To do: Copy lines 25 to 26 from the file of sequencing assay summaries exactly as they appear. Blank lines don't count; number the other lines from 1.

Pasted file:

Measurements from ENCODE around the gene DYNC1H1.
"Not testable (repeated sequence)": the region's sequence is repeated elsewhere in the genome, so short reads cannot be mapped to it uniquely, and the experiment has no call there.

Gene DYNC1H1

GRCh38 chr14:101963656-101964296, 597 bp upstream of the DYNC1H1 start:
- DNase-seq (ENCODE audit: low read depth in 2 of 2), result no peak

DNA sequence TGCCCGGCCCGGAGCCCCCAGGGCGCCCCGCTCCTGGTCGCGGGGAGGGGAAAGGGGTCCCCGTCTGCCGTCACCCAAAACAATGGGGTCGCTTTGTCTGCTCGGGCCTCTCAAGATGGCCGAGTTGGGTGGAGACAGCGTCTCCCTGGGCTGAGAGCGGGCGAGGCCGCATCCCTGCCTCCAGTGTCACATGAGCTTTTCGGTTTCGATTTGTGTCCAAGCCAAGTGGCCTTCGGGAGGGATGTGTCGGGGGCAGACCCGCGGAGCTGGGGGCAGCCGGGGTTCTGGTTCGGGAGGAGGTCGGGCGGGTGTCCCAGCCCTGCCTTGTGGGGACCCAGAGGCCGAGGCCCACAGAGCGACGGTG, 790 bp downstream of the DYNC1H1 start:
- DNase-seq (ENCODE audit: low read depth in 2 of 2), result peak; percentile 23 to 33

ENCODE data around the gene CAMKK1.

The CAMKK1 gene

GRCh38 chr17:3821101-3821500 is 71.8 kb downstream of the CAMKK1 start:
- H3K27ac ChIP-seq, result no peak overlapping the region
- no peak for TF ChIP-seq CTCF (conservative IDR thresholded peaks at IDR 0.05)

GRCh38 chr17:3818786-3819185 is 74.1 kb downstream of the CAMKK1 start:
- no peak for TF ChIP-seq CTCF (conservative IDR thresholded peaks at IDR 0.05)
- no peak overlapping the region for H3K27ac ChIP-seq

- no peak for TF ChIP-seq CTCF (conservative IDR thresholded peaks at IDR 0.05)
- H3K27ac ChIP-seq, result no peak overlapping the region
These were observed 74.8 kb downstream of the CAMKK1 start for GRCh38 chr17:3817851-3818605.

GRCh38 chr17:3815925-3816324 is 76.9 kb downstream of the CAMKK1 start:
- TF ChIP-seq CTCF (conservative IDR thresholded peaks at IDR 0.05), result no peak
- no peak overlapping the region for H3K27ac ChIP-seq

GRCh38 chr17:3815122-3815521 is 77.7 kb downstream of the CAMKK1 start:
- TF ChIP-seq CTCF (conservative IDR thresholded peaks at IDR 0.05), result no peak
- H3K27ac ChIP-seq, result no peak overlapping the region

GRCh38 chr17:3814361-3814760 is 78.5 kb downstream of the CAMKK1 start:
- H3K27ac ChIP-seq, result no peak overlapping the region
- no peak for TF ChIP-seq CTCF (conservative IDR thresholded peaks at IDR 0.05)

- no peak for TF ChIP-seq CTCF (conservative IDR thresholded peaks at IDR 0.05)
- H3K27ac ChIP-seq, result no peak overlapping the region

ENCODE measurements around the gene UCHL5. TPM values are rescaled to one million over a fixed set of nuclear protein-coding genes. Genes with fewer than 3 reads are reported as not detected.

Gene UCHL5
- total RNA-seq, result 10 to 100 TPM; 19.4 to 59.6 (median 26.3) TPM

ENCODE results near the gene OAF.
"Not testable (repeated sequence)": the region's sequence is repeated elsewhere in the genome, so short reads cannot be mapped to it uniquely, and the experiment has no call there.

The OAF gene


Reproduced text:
GRCh38 chr17:3814361-3814760 is 78.5 kb downstream of the CAMKK1 start:
- H3K27ac ChIP-seq, result no peak overlapping the region